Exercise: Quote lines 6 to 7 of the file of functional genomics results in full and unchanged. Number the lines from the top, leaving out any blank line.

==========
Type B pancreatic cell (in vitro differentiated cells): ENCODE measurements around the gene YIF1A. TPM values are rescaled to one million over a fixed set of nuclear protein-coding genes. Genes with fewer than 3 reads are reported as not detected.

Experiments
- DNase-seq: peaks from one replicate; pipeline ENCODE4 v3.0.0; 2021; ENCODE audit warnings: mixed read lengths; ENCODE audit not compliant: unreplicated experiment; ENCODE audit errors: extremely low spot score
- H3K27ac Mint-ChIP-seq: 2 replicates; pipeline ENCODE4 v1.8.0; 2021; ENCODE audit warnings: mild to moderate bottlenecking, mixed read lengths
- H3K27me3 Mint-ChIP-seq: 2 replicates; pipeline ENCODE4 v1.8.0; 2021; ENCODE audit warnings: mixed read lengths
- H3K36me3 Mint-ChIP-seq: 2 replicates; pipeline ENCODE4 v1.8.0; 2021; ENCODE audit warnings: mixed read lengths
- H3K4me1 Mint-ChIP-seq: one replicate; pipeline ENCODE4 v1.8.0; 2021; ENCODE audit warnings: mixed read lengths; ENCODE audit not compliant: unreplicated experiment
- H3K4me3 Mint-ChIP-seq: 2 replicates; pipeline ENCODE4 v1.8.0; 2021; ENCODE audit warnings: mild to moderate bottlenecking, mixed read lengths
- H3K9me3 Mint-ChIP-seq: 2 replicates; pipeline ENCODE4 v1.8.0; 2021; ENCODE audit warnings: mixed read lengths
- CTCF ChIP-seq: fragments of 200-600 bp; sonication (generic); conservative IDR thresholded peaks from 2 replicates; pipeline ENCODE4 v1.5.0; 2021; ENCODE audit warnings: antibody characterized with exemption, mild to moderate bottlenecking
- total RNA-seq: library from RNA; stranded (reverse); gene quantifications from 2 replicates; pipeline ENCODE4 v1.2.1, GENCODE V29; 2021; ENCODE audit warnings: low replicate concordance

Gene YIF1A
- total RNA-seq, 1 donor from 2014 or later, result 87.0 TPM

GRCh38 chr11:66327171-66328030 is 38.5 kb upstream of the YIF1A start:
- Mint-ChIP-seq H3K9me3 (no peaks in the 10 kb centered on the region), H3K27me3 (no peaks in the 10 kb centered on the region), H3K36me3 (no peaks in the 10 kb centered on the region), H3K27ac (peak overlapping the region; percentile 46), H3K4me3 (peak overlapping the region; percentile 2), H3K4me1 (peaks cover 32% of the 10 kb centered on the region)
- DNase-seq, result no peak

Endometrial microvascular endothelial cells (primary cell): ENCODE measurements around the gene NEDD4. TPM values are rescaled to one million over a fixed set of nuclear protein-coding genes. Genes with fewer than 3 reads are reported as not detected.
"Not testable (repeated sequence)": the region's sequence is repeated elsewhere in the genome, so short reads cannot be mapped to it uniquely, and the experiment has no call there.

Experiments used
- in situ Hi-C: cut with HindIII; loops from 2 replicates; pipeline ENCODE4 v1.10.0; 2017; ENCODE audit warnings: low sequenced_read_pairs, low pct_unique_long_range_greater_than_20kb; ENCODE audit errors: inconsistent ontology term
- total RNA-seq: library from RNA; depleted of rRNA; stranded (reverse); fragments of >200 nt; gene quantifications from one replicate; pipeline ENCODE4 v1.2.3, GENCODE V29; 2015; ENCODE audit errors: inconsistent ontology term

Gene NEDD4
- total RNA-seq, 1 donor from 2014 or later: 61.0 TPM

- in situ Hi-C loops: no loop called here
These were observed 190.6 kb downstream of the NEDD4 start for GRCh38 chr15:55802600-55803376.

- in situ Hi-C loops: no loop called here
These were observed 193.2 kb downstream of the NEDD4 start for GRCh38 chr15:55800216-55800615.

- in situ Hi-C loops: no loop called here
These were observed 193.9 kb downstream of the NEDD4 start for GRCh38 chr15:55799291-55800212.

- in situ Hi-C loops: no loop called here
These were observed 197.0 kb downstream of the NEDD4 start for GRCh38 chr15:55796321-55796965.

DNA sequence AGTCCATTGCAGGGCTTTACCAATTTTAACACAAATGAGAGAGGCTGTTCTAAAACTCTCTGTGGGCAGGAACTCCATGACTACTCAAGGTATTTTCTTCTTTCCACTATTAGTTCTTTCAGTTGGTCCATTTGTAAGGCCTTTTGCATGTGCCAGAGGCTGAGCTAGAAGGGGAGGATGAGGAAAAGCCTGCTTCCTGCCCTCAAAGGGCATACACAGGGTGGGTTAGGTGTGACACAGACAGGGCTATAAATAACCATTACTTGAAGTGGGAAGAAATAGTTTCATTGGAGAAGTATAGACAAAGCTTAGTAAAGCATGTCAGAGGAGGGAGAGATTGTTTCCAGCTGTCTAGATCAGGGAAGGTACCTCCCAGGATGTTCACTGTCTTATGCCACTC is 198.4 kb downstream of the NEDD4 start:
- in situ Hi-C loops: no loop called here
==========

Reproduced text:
- H3K36me3 Mint-ChIP-seq: 2 replicates; pipeline ENCODE4 v1.8.0; 2021; ENCODE audit warnings: mixed read lengths
- H3K4me1 Mint-ChIP-seq: one replicate; pipeline ENCODE4 v1.8.0; 2021; ENCODE audit warnings: mixed read lengths; ENCODE audit not compliant: unreplicated experiment